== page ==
Hard-pressed to take urgent steps to curb gold imports feeding the current account deficit (CAD), the government on Monday hiked import duty on gold and platinum to 6% from 4% with immediate effect. The government also decided to allow mutual funds that provide gold exchange-traded funds (ETFs) to earn on the physical gold held by them. The funds will release a part of the gold held by them and deposit it with banks under the gold deposit scheme, and the latter would, in turn, release the gold to meet the requirements of the gems and jewellery industry.
Economic affairs secretary Arvind Mayaram said this would help reduce the demand for gold imports, but analysts warned that duty hike could increase smuggling. Currently, mutual funds do not earn any returns on the gold held by them under gold ETFs.
Also, the government has made the gold deposit scheme more attractive for individuals to deposit their idle gold with banks. The minimum quantity of gold that can be deposited with banks will be reduced and the minimum tenure of deposit will be cut to six months from the present stipulation of three years. As and when a customer seeks redemption, gold will be returned to them, Mayaram said, adding the entire exercise will not have any risks.
On Monday, gold traded at R30,935 per 10 grams. Following the import duty hike, gold prices went up by R315 to R31,250 per 10 grams in Delhi.
The duty changes (customs and excise) will be applicable on gold ore bars, gold ore and refined gold. “Duties will be reviewed after some time if there is a moderation in gold imports,” Mayaram said. The finance ministry has also asked all its customs field officials to keep a strict vigil on gold smuggling.
These measures were taken in consultation with Sebi and RBI and these two regulators will soon modify their guidelines reflecting the changes in norms. Banks will notify the changes in the gold deposit scheme.
The CAD had widened to an all-time high of 5.4% of GDP in July-September. Gold imports in April-December stood at $38 billion.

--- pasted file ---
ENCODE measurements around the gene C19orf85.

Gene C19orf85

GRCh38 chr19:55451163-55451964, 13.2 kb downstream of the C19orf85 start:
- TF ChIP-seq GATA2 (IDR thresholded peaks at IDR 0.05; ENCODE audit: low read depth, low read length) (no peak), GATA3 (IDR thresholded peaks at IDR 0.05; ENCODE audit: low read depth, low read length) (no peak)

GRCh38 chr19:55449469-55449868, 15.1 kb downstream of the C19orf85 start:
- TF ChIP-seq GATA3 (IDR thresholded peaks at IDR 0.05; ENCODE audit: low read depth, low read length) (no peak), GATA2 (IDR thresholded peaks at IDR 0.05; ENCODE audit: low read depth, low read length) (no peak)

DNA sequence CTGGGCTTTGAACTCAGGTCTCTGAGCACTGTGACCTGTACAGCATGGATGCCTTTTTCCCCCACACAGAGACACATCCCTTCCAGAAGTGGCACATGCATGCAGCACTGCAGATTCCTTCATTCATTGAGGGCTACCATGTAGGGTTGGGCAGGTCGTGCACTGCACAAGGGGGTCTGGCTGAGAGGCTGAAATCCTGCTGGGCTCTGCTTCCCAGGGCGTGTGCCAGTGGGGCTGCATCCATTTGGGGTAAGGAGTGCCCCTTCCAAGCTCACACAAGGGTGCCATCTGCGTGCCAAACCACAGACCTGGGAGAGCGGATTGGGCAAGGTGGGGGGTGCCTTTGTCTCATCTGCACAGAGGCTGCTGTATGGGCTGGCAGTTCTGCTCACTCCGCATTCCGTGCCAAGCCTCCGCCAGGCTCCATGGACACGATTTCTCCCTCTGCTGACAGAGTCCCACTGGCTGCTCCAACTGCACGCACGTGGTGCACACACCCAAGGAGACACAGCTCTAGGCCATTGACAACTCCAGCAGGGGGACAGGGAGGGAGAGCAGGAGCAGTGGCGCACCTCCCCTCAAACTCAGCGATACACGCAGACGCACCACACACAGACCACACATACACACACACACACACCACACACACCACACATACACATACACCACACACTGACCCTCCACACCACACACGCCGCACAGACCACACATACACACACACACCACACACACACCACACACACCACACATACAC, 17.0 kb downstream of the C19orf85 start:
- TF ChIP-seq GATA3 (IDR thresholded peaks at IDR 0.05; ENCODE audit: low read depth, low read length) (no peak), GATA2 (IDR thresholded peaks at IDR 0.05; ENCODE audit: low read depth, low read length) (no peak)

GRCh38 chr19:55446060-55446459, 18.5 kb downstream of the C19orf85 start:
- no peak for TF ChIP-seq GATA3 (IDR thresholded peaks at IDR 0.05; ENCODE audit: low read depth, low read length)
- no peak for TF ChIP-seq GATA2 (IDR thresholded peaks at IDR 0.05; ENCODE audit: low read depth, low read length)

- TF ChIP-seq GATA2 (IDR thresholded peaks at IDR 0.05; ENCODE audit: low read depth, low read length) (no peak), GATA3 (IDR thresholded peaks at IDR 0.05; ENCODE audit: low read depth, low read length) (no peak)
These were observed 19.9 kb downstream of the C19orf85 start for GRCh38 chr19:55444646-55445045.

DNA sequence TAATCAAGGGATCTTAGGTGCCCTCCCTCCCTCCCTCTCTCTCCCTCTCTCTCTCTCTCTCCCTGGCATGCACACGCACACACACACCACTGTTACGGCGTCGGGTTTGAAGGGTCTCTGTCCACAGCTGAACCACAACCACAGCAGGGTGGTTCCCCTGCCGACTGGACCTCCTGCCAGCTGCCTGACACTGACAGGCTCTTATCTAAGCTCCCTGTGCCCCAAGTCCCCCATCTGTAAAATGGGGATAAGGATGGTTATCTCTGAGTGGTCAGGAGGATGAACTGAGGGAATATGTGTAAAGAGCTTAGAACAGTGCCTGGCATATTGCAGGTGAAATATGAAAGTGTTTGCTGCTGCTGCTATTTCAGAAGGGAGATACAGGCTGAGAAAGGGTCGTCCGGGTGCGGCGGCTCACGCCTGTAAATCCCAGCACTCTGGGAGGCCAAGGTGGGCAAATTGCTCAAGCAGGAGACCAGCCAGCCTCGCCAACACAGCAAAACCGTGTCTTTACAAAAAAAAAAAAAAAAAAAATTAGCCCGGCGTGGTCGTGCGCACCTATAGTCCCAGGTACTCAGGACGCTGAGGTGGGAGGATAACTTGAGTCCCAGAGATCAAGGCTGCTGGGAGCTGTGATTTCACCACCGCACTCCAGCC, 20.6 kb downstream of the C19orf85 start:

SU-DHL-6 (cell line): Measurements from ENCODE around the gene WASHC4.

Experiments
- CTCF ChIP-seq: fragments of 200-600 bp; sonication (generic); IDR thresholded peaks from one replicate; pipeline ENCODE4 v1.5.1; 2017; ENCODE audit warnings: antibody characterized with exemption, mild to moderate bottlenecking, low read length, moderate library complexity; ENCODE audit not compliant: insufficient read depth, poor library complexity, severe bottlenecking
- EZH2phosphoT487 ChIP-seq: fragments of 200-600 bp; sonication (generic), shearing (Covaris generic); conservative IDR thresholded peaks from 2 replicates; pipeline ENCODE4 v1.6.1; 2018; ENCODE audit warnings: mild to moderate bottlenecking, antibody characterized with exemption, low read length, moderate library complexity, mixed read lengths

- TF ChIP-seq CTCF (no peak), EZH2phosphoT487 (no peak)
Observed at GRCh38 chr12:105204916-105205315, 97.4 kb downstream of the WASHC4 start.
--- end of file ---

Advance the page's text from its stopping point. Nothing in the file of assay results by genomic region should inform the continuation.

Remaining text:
The decision to hike gold import duty earlier this fiscal seemed to have not had a big impact as gold imports stood at $10.46 billion in the second quarter, a fall of just $1 billion from the earlier quarter.
Owing to the sharp fall in exports and a rather small fall in imports, the trade deficit widened to $147.2 billion in the first nine months of the fiscal, up from $137.3 billion in the same period previous year.
Mayaram said it was difficult to immediately estimate the impact of these measures on CAD, but expressed confidence that gold imports will moderate.
Though the inflation indicator wholesale price index (WPI) had fallen to a three-year low in December 2012 to 7.18%, annual consumer price inflation was still high at 10.56% in December, up from 9.9% in November 2012. Owing to the high inflation, people prefer parking their money in gold, considered one of the safest assets and is thought to be the best hedge against inflation.
Dhirendra Kumar, CEO, Value Research India, told FE: “Currently, people are chasing gold as it is the best-performing class. These measures will result in Rs 15,000-20,000 crore invested in gold ETF not going out of the country. Right now, through ETF, the gold is bought and held in London. Due to these measures these funds will stop going out.”
However, he added: “The increase in import duty is unlikely to dampen the demand of gold. It will at the most will have short term impact.”